Reel Society

Reviews for the latest movies in theaters and on DVD.

Disaster Movie

 
Review by Chris Keller
 

“Directed by Jason Friedberg and Aaron Seltzer”.  Is there any other credit that injects such overwhelming fear and disgust into the hearts of cinephiles and casual film-goers alike worldwide?  In recent years, these two “directors” have destroyed the art of moviemaking on levels that rival that other, villain of the internet, director – Uwe Boll. But even some of Boll’s worst schlock looks like Citizen Kane-esque works next to the output of the Friedberg/Seltzer “Movie” movie factory. These films resembles the result of bored monkeys at your local zoo – they’re just mammals throwing poop (poop jokes, in this case) at a wall (or on film) just to see what sticks. And with their latest effort, Disaster Movie, even less sticks then usual.

As anyone who has ever had the displeasure of watching one of these new-age “spoofs” knows, they have an extremely thin plot – or what passes for a plot with these guys. In Disaster Movie, Matt Lanter (Star Wars: The Clone Wars) plays Will, a commitment-impaired man, who cannot provide the relationship that his girlfriend. Amy (Vanessa Minnillo), desperately would like to have. Somehow, predicted by Will’s dream of Amy Winehouse and 10,000 B.C, the world begins to end, leading Will and his band of friends, Calvin (G. Thang), Lisa (Kim Kardashian), and Juney (Crista Flanagan doing a spot-on take of Ellen Page), to save Amy from the Museum of Natural History.

Within the first five minutes, the audience is treated to such comedic gold as Amy Winehouse belching for 2 minutes straight or Will waking up next to Flava Flav (a joke already used in Epic Movie).  In the first half-hour, an ungodly amount of laughter-stifling send-ups are used, almost to the point where one does not have time to roll their eyes before the next joke is already up to bat. To put it into mathematical terms, within the first 30 minutes, there is an unfunny joke every 15 seconds, although there’s only a pity chuckle once every 20 minutes or so. This leaves you with a joke-to-laugh ratio of only 80:1 – making for one extremely gag-inducing, and very humorless, first act.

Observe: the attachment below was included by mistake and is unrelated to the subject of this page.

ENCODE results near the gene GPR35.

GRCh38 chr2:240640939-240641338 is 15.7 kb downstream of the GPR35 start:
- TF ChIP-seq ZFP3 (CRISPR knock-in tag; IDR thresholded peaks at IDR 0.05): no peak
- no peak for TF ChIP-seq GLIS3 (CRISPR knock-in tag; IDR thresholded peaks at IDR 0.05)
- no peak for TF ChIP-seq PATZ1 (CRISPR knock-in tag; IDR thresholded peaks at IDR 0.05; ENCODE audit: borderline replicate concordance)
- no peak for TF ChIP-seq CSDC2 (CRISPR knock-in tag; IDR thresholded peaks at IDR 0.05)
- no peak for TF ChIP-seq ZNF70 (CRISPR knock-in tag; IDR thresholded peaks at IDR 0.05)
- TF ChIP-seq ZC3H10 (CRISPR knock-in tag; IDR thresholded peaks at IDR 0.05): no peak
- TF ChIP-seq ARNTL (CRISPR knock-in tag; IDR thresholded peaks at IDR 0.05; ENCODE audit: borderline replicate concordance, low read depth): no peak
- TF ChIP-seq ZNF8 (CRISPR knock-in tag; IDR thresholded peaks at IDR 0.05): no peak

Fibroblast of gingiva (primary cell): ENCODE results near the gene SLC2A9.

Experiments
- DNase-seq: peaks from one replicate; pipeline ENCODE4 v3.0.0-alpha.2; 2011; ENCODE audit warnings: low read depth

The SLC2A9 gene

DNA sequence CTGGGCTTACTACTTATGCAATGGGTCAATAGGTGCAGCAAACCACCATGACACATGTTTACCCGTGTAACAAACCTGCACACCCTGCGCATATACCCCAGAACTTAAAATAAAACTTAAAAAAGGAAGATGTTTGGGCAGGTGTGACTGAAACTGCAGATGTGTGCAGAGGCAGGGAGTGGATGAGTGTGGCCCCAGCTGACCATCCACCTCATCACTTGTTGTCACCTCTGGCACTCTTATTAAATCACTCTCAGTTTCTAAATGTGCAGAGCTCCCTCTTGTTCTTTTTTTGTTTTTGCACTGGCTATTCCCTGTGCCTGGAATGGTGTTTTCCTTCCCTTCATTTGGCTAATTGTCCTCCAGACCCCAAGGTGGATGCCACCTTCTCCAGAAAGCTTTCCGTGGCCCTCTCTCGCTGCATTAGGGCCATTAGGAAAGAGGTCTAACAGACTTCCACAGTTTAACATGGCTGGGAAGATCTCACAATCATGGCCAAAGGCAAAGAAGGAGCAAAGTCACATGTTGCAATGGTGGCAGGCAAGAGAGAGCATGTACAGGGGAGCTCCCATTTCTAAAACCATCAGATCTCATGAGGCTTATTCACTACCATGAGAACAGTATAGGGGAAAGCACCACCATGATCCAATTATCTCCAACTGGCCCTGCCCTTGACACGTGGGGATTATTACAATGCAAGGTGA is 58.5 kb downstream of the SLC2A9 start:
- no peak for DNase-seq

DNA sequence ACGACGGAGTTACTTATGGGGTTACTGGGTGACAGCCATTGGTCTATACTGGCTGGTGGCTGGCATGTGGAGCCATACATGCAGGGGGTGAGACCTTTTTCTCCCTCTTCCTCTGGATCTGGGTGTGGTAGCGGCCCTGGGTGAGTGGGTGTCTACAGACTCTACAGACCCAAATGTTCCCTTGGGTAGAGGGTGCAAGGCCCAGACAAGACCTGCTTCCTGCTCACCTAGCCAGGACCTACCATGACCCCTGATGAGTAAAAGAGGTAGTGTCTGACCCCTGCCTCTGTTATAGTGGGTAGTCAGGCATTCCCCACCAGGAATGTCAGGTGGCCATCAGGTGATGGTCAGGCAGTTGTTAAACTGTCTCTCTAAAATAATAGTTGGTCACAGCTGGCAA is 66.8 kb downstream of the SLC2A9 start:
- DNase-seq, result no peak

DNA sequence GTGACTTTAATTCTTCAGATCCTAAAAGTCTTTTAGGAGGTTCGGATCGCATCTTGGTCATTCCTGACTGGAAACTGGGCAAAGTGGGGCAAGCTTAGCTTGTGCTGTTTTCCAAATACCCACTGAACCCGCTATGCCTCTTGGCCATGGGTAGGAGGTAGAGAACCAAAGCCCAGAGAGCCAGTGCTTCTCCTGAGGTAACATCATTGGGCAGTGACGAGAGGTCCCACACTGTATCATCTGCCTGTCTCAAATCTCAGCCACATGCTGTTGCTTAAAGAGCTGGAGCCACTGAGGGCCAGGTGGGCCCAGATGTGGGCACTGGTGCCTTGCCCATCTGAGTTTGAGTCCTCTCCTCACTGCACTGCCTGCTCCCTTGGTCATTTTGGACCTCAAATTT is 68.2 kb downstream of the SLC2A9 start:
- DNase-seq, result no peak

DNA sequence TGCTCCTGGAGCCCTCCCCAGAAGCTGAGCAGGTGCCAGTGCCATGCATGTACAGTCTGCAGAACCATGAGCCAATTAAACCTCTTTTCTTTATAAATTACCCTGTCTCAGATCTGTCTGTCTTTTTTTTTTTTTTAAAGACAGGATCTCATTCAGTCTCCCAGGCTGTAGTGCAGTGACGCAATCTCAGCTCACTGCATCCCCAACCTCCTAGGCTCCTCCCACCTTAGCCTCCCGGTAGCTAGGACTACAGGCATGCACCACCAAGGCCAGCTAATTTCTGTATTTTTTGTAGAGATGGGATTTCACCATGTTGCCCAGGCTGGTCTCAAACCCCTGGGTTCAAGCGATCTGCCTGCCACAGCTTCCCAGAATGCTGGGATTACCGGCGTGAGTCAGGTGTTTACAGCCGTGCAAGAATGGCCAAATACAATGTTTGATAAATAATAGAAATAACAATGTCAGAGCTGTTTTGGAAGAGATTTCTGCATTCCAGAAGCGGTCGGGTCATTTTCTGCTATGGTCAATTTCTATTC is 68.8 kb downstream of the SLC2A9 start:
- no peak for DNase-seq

However, to the credit of these two filmmakers, as the movie moves into its second act, they slow down the culture references quite a bit and start developing some jokes. For instance, the sequence in which the chipmunks from Alvin & The Chipmunks attack the group in a warehouse is very well-played, especially when the chipmunks turn evil and start rocking out to the sounds of some Rob Zombie-like heavy metal. On the other hand, they can take a mildly humorous scene and stretch to the point of wanting to walk out of the theater, i.e. when the cast of High School Musical performs a foul language song-and-dance that painfully lasts almost 15 minutes, even though it feels much, much longer. If only Friedberg and Seltzer would take their grain of salt of a movie-related joke and flesh it out or actually satire it, they would have an immensely superior product on their hands.

And it seems that these two know that there are not enough movies in the universe to simply reference at the pace that they do, since they branch out to make fun of things and/or people that have nothing to do with Hollywood. They attack such non-sequitur products such as eBay, those Head-On commercials, the funny “dropped calls” AT&T commercials, Facebook (they call it FaceNook – hilarity ensues), MySpace, Ambien, American Gladiators (an extremely stupid joke about Wolf runs throughout the whole movie), and My Super Sweet Sixteen. They even end the film with a take-off of those “I’m F%cking (insert movie star)” viral videos that encompasses almost every character that appeared within the movie.

With such movies taking their respective hits to the face (Iron Man, Hellboy, The Dark Knight, Hancock, You Don’t Mess With Zohan, Wanted), it’s obvious that the filmmakers responsible have become disenfranchised with simply spoofing movies, they apparently are now going after trailers of films. Such a lowdown practice would be headache-inducing if everyone didn’t already expect such from this class of “Movie” movies. Even though it seems like the Apocalypse-causing team of Friedberg and Seltzer have no sense of what any audience wants, they do know enough to get some fresh faces in the female department – they smartly kill off Carmen Electra and introduce two new C-list actresses with something to look at – Kim Kardashian and Vanessa Minnillo. While their acting talents somehow come off as worse than Electra’s, they are presented in a bevy of low cut dresses and skintight leather outfits. And when you’re watching one of these abdominal spoofs, that’s about all you can expect to enjoy for 90 minutes.

1 ½ / 5 stars

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